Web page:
“You’re Making a Big Mistake” August 30, 2020

Posted by on Sep 24, 2020 in Sermon Archives

“You’re Making a Big Mistake”

Exodus 3:1-15

Matthew 16:21-28

When I am asked why I ever entertained the notion of filling the pulpit, as they say – when I’m asked why I became a preacher, I usually answer that it wasn’t my idea. Truth is, there was a handful of people who dragged me kicking and screaming into this thing called ministry in the United Methodist Church. I resisted at first. To my way of thinking, I was totally unqualified: I didn’t have the education, I didn’t have the background, and I didn’t have the experience. But they persisted. I would have been content to address a congregation 3 or 4 times a year. That way I could pick and choose. I could stick to scripture that I like – scripture that everyone likes. That way, no one gets hurt. But…it was not to be. I have to say, though, that I’m glad they persisted. The plotting behind my back, the money that mysteriously appeared when I needed to go to licensing school, the words of encouragement – I can’t begin to thank these people enough. Along the way, I’ve learned a few things. I’ve learned that left to my own devices, I will fail every time. I’ve learned to lean of God’s grace, because when God works through us and when God works in us, there’s no telling what can happen. And I’ve learned that when God calls us, we best be listening.

Two of our Scripture readings today tell us of folks who were called by God. Now let’s be clear: I am in no way putting myself in the same category as Moses and the Apostle Peter, but I can relate. I can relate to both of them. Now Moses had led a gifted life while in Egypt. But even though he was raised in Pharaoh’s house, he never turned his back on his people. His future looked bright, but then he made a big mistake. Upon spotting an Egyptian whipping an Israelite slave, Moses lost his cool and ended up killing the Egyptian. Moses was now a wanted man, which drove him to the land of Midian to live out the next 40 years of his life as a dirt farmer and keeper of sheep – a far cry from life in Pharaoh’s palace. But he was content, I suspect. He had a family, he had livestock; life was good. When God appeared to him in the form of a bush that was on fire, however, all that was about to change. Now, we’ve all heard the story but there is one piece that bears repeating. (vs 9)  “The Israelite cry for help has come to me, and I’ve seen for myself how cruelly they’re being treated by the Egyptians. It’s time for you to go back: I’m sending you to Pharaoh to bring my people, the People of Israel, out of Egypt.”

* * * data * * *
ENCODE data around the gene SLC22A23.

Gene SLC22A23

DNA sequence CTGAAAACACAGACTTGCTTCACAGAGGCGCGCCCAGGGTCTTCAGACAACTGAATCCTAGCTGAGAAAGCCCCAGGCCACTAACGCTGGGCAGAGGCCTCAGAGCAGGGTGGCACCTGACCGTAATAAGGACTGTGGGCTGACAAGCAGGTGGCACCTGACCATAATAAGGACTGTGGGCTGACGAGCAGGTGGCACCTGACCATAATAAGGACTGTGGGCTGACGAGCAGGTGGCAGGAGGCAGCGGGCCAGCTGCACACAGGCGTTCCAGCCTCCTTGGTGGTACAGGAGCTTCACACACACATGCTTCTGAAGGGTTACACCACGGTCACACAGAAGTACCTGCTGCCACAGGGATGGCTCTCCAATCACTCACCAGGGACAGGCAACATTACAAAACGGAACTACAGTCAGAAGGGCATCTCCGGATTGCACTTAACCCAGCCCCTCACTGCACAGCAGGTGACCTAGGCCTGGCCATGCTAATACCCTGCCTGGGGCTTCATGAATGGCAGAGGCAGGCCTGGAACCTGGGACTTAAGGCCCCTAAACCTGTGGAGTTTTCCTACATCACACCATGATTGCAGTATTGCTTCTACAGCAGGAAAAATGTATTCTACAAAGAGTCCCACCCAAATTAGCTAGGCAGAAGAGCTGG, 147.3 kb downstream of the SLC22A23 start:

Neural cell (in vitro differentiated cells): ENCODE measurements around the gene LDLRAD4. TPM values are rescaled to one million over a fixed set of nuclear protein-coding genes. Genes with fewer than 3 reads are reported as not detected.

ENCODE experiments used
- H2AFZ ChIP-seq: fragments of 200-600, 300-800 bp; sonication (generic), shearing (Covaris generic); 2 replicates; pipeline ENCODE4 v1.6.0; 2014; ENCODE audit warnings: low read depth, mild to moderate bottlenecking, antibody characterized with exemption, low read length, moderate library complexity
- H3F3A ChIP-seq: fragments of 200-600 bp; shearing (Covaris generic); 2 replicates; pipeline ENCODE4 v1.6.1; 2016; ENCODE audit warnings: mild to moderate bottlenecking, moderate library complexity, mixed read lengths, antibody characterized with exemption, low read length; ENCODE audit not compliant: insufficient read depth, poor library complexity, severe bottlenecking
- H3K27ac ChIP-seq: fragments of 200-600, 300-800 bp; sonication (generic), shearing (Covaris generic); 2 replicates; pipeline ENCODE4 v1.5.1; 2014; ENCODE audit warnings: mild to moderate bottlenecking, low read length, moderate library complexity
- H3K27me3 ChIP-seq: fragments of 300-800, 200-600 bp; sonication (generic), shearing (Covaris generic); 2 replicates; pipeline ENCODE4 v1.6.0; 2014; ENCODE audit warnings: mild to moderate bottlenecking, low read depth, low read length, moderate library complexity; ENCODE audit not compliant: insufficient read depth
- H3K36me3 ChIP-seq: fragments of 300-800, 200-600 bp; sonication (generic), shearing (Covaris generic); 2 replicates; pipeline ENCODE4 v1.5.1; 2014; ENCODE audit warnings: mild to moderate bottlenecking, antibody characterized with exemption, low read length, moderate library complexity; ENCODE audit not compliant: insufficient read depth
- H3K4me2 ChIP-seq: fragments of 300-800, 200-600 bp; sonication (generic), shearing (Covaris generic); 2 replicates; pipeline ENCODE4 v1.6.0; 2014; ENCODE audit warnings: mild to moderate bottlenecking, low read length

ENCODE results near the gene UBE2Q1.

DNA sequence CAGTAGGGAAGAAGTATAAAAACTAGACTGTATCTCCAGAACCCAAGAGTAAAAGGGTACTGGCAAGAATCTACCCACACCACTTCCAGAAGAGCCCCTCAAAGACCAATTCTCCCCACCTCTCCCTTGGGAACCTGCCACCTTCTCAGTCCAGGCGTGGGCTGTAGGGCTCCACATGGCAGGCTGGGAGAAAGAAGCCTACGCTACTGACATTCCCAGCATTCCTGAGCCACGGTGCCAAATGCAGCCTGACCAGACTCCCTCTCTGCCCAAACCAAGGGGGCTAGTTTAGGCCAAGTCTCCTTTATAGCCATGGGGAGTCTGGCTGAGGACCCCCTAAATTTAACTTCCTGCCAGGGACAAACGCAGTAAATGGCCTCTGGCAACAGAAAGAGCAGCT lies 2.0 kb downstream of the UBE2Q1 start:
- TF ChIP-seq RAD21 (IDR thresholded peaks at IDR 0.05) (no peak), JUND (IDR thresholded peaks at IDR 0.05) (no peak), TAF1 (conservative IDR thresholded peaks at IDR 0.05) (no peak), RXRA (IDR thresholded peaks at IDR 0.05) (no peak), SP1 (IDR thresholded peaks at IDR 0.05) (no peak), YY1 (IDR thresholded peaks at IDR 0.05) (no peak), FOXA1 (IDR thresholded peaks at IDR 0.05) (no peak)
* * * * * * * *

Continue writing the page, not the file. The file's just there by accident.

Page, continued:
11 Moses answered God, “But why me? What makes you think that I could ever go to Pharaoh and lead the children of Israel out of Egypt?” Did you catch that? “What makes you think that I could ever do such a thing? It’s a big mistake calling on me to do this incredible thing!” And to this, the Lord answers, “I’ll be with you. I’ll be with you.” My point here is that I find it plum amazing that while standing on holy ground and in the presence of God himself, the first reaction that Moses had was that he was expected to do this incredible thing on his own. “I’ll be with you,” God said. “I’ll be with you.” And he was.